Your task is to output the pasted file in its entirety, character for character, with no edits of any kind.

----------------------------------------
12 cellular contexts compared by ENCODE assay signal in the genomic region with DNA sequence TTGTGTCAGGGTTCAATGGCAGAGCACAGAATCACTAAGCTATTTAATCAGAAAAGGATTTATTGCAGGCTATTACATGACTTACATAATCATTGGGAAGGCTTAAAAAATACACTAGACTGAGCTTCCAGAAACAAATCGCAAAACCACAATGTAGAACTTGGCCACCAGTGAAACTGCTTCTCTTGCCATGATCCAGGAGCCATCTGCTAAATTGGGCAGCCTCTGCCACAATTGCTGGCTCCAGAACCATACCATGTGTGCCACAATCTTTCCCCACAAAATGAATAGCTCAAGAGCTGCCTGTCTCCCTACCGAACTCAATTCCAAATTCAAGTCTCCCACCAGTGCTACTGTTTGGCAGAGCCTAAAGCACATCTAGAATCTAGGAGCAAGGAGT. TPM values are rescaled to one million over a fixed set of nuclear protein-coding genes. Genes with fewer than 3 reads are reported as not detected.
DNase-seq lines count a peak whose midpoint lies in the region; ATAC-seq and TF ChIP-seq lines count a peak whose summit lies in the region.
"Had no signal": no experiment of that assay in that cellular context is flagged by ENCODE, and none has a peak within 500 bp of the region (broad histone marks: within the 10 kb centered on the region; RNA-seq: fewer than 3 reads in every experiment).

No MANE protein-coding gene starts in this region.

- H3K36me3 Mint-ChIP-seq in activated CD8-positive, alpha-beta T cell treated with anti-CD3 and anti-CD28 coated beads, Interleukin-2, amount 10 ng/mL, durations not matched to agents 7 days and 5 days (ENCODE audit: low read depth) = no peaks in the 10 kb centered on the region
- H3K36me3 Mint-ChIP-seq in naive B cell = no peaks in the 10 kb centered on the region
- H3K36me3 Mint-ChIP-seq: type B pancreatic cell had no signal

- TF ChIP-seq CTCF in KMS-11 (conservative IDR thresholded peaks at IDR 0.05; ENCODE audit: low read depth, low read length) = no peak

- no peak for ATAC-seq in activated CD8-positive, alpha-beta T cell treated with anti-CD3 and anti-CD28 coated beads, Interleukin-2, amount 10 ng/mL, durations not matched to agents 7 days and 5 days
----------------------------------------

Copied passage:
12 cellular contexts compared by ENCODE assay signal in the genomic region with DNA sequence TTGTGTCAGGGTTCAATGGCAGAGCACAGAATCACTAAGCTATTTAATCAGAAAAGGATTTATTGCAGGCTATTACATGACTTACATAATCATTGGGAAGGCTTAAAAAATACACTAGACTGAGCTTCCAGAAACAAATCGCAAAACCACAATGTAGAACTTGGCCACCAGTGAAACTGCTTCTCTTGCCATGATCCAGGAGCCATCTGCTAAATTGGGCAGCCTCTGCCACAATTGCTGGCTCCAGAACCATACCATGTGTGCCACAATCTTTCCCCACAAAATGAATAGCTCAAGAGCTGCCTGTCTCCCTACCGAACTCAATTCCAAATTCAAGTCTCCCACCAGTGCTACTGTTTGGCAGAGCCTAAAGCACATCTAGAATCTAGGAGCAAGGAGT. TPM values are rescaled to one million over a fixed set of nuclear protein-coding genes. Genes with fewer than 3 reads are reported as not detected.
DNase-seq lines count a peak whose midpoint lies in the region; ATAC-seq and TF ChIP-seq lines count a peak whose summit lies in the region.
"Had no signal": no experiment of that assay in that cellular context is flagged by ENCODE, and none has a peak within 500 bp of the region (broad histone marks: within the 10 kb centered on the region; RNA-seq: fewer than 3 reads in every experiment).

No MANE protein-coding gene starts in this region.

- H3K36me3 Mint-ChIP-seq in activated CD8-positive, alpha-beta T cell treated with anti-CD3 and anti-CD28 coated beads, Interleukin-2, amount 10 ng/mL, durations not matched to agents 7 days and 5 days (ENCODE audit: low read depth) = no peaks in the 10 kb centered on the region
- H3K36me3 Mint-ChIP-seq in naive B cell = no peaks in the 10 kb centered on the region
- H3K36me3 Mint-ChIP-seq: type B pancreatic cell had no signal

- TF ChIP-seq CTCF in KMS-11 (conservative IDR thresholded peaks at IDR 0.05; ENCODE audit: low read depth, low read length) = no peak

- no peak for ATAC-seq in activated CD8-positive, alpha-beta T cell treated with anti-CD3 and anti-CD28 coated beads, Interleukin-2, amount 10 ng/mL, durations not matched to agents 7 days and 5 days